|Taiwan Flower Mantis Log
(6-5-2007) Another new species traded from Taiwan, my breeding stock of adult and subadult specimen. I hope to breed this species,
they look nice and exotic. This species is mainly found in Taiwan.
(6-16-2007) Unfortunately, the subadult female failed to molt, but the subadult male molted successfully into adult male. I hope to find
a female for the adult male. But i also received two oothecae so hopefully the oothecae will hatch out in a week or so.
(6-19-2007) I am glad that after a "long" silence of a week without hatching, this new species hatched out handsomely two days ago!!
Nymphs are jet black and pretty small. Total incubation period is about 29 days. Attached is one of the hatchling pics.
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(6-27-2007) Most of the Taiwan flower mantis has moulted into L2, still a small size nymphs but look slightly brighter.
(7-25-2007) After slightly more than a month, with 85F/60% with daily misting, this species grow fast, although not as fast as the ant
mantis, they reached subadult stage now. I have been feeding them mainly flies.
(8-5-2007) Couple more oothecae of this species hatched. The hatchling of this species appear to need regular misting as they
always seems to be thirsty. They are however as hardy as a large nymphs even at L1. From the first ootheca that hatched, the first adult
male is noted!! Female appear to need another moult to mature. I have also mated the female which in turn produced one ootheca
(9-15-2007) I have more female from the first generation, this has been a cool species for me. Unfortunately, with more new species
on the table, i will have to give up this species. Will soon put a care sheet for this species on the "species" page in near future.
(9-21-2007) Tried to re-mate the female, but she was obviously not in the mood, so i went back to get the male's container. Upon
returning, female is happily chowing down the male(see pic)...bummer!! I was quite dissappointed, by the next morning she laid a nice
looking ooth!! So obviously she was needing some quite time yesterday when i introduced the female... can't blame her, all my fault!
I am dropping this species in order to give more time/care for other new species.
(11-11-2007) I am down to only one mated female left, and one of her ooth hatched out recently. I will send them out as free nymphs to
my coming orders. But the rest of her ooth will need to go.
(9-01-08) I am revisiting this species again, was more interested in counting the number of molts but my recent trip to Arizona mess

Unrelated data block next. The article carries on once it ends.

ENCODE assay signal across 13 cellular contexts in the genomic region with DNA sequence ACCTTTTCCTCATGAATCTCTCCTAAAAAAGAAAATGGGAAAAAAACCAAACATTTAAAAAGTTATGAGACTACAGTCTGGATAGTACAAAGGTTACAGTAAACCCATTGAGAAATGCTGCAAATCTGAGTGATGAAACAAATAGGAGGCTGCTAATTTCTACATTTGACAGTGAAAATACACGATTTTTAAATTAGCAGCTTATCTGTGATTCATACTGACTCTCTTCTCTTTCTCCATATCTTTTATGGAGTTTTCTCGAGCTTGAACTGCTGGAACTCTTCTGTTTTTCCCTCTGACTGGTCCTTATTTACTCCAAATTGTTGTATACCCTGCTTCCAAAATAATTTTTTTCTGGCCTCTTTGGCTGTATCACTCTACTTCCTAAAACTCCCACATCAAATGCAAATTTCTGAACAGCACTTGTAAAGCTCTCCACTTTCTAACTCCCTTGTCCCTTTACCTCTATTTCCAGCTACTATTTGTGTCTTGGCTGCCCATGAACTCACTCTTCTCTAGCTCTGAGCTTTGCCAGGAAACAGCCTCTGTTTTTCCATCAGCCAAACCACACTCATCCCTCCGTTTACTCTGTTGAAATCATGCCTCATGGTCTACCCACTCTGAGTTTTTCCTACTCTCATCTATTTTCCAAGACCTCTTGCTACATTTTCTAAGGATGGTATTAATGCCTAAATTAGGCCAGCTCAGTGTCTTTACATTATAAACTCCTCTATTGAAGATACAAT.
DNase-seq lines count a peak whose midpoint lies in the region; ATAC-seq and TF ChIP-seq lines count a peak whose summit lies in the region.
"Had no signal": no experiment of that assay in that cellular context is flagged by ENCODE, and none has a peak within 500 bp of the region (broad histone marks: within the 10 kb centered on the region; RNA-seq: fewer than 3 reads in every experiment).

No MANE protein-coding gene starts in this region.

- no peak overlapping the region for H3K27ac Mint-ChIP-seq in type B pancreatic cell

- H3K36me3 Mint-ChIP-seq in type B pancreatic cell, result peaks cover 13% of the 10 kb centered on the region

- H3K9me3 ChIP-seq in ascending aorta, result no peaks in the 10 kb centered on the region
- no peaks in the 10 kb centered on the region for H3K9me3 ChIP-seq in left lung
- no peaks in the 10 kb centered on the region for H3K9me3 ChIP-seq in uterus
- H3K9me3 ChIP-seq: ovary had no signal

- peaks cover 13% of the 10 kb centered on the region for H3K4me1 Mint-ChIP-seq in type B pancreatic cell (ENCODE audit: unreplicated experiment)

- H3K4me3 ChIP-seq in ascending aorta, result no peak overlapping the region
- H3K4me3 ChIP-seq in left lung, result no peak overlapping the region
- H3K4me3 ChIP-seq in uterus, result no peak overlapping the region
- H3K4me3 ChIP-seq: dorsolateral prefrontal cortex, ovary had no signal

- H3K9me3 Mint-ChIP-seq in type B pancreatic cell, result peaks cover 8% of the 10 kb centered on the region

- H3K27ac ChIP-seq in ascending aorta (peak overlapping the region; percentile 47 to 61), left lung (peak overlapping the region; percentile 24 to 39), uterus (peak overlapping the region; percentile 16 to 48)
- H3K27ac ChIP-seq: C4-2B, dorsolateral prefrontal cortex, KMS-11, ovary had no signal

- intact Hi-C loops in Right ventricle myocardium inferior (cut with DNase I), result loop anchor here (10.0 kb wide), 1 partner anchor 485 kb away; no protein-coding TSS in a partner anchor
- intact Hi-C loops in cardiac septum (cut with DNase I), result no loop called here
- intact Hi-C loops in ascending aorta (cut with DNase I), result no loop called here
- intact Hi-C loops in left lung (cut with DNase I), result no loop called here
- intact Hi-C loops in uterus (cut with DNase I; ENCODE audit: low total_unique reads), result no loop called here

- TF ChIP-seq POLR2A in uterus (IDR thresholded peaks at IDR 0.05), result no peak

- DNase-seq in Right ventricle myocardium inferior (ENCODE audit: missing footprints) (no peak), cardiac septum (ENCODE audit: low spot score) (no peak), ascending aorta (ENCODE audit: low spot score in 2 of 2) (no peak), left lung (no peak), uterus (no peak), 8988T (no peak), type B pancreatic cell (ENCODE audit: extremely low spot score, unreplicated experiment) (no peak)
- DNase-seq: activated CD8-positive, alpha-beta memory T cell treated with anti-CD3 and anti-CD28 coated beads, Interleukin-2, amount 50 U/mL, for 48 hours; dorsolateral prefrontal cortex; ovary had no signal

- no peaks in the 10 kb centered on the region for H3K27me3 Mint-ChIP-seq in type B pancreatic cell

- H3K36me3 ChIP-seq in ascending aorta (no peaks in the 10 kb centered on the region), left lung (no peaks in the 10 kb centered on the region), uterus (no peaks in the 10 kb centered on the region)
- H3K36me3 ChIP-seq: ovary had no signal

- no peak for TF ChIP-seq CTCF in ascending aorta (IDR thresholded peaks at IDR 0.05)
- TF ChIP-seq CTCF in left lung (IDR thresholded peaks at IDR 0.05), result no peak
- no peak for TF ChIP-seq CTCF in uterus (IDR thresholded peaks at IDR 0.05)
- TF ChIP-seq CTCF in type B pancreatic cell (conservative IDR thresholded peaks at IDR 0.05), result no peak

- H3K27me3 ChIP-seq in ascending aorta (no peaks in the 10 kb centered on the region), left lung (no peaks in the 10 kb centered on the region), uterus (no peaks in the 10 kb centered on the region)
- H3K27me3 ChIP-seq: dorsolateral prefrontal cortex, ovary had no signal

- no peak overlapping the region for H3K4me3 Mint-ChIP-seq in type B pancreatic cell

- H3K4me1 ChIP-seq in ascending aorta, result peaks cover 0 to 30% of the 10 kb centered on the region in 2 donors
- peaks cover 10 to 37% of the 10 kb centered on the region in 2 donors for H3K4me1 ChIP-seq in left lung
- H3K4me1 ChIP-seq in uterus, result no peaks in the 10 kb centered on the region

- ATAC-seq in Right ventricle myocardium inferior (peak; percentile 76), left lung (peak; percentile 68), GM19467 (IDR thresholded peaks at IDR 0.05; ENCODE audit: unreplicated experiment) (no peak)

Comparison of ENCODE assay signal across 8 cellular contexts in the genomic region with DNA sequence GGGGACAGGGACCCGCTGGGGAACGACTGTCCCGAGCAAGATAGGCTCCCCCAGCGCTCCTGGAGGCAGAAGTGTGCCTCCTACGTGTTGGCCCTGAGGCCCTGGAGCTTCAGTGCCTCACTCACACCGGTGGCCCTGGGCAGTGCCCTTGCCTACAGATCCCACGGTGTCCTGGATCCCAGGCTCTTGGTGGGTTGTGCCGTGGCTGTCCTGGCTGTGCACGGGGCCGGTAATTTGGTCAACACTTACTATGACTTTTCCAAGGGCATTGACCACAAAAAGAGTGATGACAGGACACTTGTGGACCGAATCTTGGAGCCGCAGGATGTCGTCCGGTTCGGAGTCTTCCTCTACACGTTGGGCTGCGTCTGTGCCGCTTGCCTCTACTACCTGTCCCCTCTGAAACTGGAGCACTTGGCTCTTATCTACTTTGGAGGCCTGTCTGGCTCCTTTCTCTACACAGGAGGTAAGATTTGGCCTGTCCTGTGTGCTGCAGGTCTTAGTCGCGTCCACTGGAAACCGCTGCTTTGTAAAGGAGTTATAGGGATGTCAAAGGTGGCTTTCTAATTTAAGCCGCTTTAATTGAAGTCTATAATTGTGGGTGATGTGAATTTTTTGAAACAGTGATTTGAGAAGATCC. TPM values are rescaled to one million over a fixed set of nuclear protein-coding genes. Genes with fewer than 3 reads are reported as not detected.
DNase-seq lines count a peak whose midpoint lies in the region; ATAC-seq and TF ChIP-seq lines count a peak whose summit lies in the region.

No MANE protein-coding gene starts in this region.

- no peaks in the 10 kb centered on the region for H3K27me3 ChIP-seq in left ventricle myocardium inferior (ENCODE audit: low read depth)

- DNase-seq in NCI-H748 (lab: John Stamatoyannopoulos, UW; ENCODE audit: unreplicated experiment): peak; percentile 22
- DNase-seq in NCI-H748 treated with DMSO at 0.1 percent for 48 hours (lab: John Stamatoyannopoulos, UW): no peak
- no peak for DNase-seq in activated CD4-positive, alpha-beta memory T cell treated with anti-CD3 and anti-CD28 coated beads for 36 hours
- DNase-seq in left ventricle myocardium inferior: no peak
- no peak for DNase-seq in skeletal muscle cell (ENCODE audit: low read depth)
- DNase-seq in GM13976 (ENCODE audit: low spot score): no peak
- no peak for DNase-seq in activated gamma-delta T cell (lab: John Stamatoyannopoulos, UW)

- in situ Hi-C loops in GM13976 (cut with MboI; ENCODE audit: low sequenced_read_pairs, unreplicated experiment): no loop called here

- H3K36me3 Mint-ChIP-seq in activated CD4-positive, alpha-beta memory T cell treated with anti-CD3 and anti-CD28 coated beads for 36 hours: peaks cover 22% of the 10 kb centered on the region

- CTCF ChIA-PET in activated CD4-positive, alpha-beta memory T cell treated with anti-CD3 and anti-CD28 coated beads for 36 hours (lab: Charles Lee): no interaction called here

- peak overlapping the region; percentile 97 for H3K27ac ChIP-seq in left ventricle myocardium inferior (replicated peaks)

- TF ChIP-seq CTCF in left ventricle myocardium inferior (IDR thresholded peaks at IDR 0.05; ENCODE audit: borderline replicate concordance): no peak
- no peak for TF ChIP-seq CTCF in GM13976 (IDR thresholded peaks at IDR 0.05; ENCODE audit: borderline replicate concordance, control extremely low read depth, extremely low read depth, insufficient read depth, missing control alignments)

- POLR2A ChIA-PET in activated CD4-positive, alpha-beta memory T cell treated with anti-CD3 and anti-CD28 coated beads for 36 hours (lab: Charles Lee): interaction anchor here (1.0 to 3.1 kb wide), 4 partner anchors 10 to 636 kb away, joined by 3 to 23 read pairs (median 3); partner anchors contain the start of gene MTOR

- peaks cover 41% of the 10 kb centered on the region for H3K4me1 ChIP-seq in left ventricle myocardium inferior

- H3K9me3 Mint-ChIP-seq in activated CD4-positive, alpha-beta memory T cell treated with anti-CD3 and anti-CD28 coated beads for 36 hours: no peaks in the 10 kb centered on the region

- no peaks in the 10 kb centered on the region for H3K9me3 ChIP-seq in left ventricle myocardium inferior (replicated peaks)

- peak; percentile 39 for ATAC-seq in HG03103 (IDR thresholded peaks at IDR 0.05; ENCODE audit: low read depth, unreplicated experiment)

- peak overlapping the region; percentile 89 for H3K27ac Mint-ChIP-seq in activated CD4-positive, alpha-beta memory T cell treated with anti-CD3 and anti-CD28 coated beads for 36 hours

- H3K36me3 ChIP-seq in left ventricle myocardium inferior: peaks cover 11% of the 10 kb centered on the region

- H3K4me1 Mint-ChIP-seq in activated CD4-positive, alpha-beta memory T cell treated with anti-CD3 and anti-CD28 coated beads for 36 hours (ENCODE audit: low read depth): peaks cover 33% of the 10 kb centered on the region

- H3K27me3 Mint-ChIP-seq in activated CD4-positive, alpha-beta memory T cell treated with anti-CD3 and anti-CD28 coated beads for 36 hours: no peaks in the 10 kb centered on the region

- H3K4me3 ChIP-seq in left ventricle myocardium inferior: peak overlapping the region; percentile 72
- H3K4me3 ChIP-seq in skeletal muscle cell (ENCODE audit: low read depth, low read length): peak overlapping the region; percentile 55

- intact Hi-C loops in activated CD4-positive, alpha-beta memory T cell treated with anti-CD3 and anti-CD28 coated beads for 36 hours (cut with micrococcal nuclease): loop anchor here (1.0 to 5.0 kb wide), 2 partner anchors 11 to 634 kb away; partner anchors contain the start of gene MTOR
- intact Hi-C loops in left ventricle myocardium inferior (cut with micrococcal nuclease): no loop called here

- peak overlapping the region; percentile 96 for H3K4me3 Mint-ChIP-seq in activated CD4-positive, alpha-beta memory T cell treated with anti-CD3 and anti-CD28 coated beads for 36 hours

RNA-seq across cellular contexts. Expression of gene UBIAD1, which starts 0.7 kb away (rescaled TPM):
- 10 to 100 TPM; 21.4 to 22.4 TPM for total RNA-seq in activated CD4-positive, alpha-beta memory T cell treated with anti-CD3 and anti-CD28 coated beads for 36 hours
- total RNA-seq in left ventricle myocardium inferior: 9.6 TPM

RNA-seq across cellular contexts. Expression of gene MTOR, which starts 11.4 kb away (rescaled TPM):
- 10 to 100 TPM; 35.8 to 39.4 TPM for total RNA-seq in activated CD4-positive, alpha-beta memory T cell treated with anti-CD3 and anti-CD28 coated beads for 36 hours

up the log. I received some nymphs of this species a month ago from a friend here. They were only L2 by then, but with plenty of food
and heat, this species grow rapidly and some are just two molts away.
(9-13-08) I lost some nymphs due to cannibalism, but due to the shortage of time caring for them I continue to keep them in the same
container. Not until I found the first subadult that I started to sort them out. By then, I am left with only 7 specimen, 3 females and 4
(9-23-08) I have the first adult female, the rest are still in subadult stage. So it appear to me that both male and female required the
same number of molt, which is about 6 molts in total to mature. One of the female ate another male and was injured in the process
(losing part of her leg), so I am down to only 3 pairs. It is still a good number to generation the next generation so I am not worry.
(9-27-08) All female have molted into adult. Two of the three male have molted into adult too, and are less interested with food
compared to adult female, which is the norm. I should be able to pair them up in a week.
9-30-08: I have 3 pairs of adult now. In a week I will start to pair up the oldest adult pair. Females continue to feed lot of flies while male
show less interest in food.
10-07-08: All three pairs were mated during the weekend "love dates". Both adult male survived the ordeal but one lost his head
bummer!! Two of the adult females promptly produced an ootheca the following day. This is the second faster species to reproduce
one generation in all my mantis species in culture right now (Gambian spotted-eye flower is the fastest).
10-22-08: I lost a pair after both appeared sick and lethargic. They were in the same cage so I suspect it must have been the food.
Maybe I have kept the flies in the fridge for too long? The other two females also mauled the rest of my adult male during re-mating so
now I am down to two adult females, but at least they are still contributing to the oothecae production!
12-02-08: I am down to only one adult female, but i wasn't quick enough to get rid of all the ootheca and now new generation hatched
out on me a week ago. Should i just let them eat each other? Just kidding this is really nice species, just wish they could be a little
(3/19/09) This species has been breeding well for me. The new generation grows up quickly and before I know they are laying
oothecae of new generation. As usual this species grow quickly even in cooler condition. This species often hug the branch or play
dead under threat. A species that is hard to kill when food are available. I have never seen any of this species get sick before which is
great beginner species. I have kept this species for some generations so I will let them drop out this time. Currently I have another
group of similar looking but different species, it is called Acromantis japonica. I am keen to find out the differences between the two
species. The A. japonica batch is currently at L4 and growing fast.
Acromantis japonica hatching.....
7-24-09: I honestly forgotten what happened after my last update but i believed I have get rid of all of them before my trip. This is the
last update for this species.